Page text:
[Image Source: Pieter Bruegel, The Fight Between Carnival and Lent (1559)]

Advent Calendar of Oddments 2012: December 22nd

Flying Penis
Another oddment courtesy of the Romans:
This penis is made out of animal bone and has wings on it. Phallic symbols, including versions with wings, are commonly seen throughout the Roman Empire. [Source]
Apparently, these Roman genitalia carvings were meant to protect the possessor from evil. John Pearce, a lecturer in archaeology at King’s College London, analyzed some of the Roman artifacts [found along with this penis] and concluded:

"One theory is that those scenes that show sexual activity have an apotropaic power, because they make you laugh so that wards off the evil eye." [Source]





I’m no expert but I would have said they might have been fertility charms.

Flying Penis

Another oddment courtesy of the Romans:

This penis is made out of animal bone and has wings on it. Phallic symbols, including versions with wings, are commonly seen throughout the Roman Empire. [Source]

Apparently, these Roman genitalia carvings were meant to protect the possessor from evil. John Pearce, a lecturer in archaeology at King’s College London, analyzed some of the Roman artifacts [found along with this penis] and concluded:

"One theory is that those scenes that show sexual activity have an apotropaic power, because they make you laugh so that wards off the evil eye." [Source]
I’m no expert but I would have said they might have been fertility charms.
I keep seeing this fact about a female serial killer being raped by a giraffe as a punishment and finally decided to do some research on it. I've come up with this article by foghorn magazine until article "Why I shouldn't read books". Apparently not only is it true but there were people trained to do it AND Roman women actually volunteered to be raped by wild animals to make money for their families. but wasn't sure if you knew more about this? asked by uncannysaudade

Actually, this is the first I’ve heard about it but my God is it fascinating! I presume the female serial killer you refer to is Locusta:

Born around the first century C.E., Locusta grew up to become one of the preeminent poison masters in all of Rome. It is said that Empress Agrippina and Locusta conspired together to poison Claudius with a batch of poisoned mushrooms so that Agrippina’s son Nero could become the Emperor.After this Locusta came under Nero’s employ, helping to poison Britannicus, Claudius’s son by an earlier marriage. With Emperor Nero as one of her satisfied customers, Locusta enjoyed a growing reputation. The emperor lavished her with land, money, gifts, and a full pardon for all the poisonings she had been charged with over the years. There were many imperial referrals and more assignments. Locusta was very busy with her contract work in poisonings-for-hire, and even opened a school where she taught others her knowledge of herbs and toxins.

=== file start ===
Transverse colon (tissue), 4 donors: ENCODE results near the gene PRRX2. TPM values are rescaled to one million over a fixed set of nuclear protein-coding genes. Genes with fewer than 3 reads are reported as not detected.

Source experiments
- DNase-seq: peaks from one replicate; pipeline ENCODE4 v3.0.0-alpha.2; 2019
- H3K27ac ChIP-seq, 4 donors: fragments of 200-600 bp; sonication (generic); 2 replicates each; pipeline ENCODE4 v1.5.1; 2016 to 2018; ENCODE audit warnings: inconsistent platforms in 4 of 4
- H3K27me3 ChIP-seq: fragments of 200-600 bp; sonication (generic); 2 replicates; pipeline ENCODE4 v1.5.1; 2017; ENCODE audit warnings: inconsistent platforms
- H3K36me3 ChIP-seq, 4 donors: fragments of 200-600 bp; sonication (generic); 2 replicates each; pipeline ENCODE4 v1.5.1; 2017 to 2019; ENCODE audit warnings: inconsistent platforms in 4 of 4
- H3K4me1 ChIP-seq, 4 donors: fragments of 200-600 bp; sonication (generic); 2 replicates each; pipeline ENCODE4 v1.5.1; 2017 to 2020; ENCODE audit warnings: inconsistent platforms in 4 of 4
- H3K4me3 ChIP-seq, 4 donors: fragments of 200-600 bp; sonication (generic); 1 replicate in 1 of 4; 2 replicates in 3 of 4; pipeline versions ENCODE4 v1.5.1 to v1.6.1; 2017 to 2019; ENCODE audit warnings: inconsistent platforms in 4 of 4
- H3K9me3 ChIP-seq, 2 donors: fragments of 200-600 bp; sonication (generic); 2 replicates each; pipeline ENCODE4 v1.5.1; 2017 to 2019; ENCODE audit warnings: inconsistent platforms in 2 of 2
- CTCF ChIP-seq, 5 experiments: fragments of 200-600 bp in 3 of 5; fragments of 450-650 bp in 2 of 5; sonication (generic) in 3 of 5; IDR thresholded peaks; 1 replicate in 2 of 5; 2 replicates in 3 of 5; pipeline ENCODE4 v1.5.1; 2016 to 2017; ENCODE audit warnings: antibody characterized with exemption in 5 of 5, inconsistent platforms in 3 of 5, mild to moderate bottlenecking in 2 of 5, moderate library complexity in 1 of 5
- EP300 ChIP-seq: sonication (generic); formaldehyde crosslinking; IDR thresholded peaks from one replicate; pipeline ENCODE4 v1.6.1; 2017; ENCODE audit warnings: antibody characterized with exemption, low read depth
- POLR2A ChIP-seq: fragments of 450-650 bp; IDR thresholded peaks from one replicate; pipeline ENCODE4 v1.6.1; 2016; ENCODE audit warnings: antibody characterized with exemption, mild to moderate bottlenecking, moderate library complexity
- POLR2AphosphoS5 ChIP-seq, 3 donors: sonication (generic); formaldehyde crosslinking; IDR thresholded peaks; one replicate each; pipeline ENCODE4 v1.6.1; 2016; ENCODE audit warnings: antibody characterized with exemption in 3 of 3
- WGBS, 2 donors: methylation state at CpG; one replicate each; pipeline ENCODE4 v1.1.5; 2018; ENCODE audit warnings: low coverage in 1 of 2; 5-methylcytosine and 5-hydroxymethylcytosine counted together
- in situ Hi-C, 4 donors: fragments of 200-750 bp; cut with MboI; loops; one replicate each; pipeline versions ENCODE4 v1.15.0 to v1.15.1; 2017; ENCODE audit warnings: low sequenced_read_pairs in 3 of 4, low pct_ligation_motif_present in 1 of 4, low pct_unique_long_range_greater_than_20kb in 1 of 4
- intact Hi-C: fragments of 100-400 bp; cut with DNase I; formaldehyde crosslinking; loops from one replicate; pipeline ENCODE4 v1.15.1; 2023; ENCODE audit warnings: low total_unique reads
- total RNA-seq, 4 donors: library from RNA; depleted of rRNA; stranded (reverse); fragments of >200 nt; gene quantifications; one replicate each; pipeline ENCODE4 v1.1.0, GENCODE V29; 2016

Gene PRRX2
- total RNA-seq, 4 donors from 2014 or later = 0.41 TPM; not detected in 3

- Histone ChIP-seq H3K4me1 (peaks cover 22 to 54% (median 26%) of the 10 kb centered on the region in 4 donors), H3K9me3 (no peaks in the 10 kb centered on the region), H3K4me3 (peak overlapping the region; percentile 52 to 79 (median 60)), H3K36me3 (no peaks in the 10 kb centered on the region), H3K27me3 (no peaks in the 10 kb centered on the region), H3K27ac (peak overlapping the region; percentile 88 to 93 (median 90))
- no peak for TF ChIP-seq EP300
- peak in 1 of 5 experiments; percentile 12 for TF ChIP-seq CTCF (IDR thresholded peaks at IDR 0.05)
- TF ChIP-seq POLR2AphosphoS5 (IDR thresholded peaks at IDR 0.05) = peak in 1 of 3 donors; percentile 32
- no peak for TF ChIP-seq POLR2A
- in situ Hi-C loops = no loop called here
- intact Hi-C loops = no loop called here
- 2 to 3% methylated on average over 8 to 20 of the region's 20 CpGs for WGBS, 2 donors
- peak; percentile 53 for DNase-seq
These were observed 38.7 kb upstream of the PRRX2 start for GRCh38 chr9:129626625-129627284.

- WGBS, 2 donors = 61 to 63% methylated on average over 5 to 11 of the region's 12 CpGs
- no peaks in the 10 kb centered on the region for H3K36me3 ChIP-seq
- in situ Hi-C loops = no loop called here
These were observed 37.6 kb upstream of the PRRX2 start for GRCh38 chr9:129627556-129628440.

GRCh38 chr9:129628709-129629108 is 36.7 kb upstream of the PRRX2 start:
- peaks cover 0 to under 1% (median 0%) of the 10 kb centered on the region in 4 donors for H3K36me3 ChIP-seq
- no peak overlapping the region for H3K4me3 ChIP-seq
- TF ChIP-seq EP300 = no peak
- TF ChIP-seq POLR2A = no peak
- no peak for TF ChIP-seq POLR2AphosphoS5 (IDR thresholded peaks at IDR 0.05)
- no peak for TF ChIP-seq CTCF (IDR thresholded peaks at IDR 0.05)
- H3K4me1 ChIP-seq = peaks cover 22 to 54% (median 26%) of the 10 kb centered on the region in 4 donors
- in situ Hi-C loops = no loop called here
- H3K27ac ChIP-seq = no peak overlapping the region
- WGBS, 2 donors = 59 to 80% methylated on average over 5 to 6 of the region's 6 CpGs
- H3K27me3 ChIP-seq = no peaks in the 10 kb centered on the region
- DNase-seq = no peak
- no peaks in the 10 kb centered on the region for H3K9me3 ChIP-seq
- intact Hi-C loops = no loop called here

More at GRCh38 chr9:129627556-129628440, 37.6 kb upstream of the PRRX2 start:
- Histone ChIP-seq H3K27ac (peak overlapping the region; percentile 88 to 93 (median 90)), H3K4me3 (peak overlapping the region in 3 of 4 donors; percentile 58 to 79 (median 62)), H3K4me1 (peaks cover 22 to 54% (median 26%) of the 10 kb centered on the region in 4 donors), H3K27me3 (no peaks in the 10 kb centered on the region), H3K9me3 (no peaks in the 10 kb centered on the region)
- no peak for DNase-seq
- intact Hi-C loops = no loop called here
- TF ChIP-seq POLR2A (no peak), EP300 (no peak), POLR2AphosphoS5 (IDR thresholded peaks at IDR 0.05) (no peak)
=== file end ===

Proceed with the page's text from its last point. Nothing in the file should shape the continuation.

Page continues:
Locusta was riding high, until the Roman Senate decided to off Nero. It is said that Locusta had thoughtfully furnished Nero with a poison kit for himself when it was known that his end was near, but in the confusion of the moment, Nero left the kit behind. Before he could be brought before the Roman Senate to stand trial for his many “crimes,” Nero killed himself with his own dagger. However, this seems like a pleasant end when compared to Locusta’s own death. It is said that Locusta was publicly raped by a specially trained giraffe [some sources say llama], then torn apart by wild animals. [Source]

There doesn’t seem to be any doubt that this is true, and animals were commonly used as a method of execution in ancient Rome. As for women volunteering to have sex with animals, according the this website:

Bestiality was a common form of entertainment in the Roman arena - in the words of R. E. L. Masters in “The Prostitutes In Society”, mass bestiality, as public display in Rome, was “a phenomenon unique in all of history”. Beasts were specially trained to copulate with women: if the girls or women were unwilling then the animal would attempt rape. A surprising range of creatures was used for such purposes - bulls, giraffes, leopards, cheetahs, wild boar, zebras, stallions, jackasses, huge dogs, apes, etc. The beasts were taught how to copulate with a human being either via the vagina or via the anus. In the modern world occasional shows are staged where an animal copulates with a woman but there has never been anything comparable to what was seen in the Roman arena.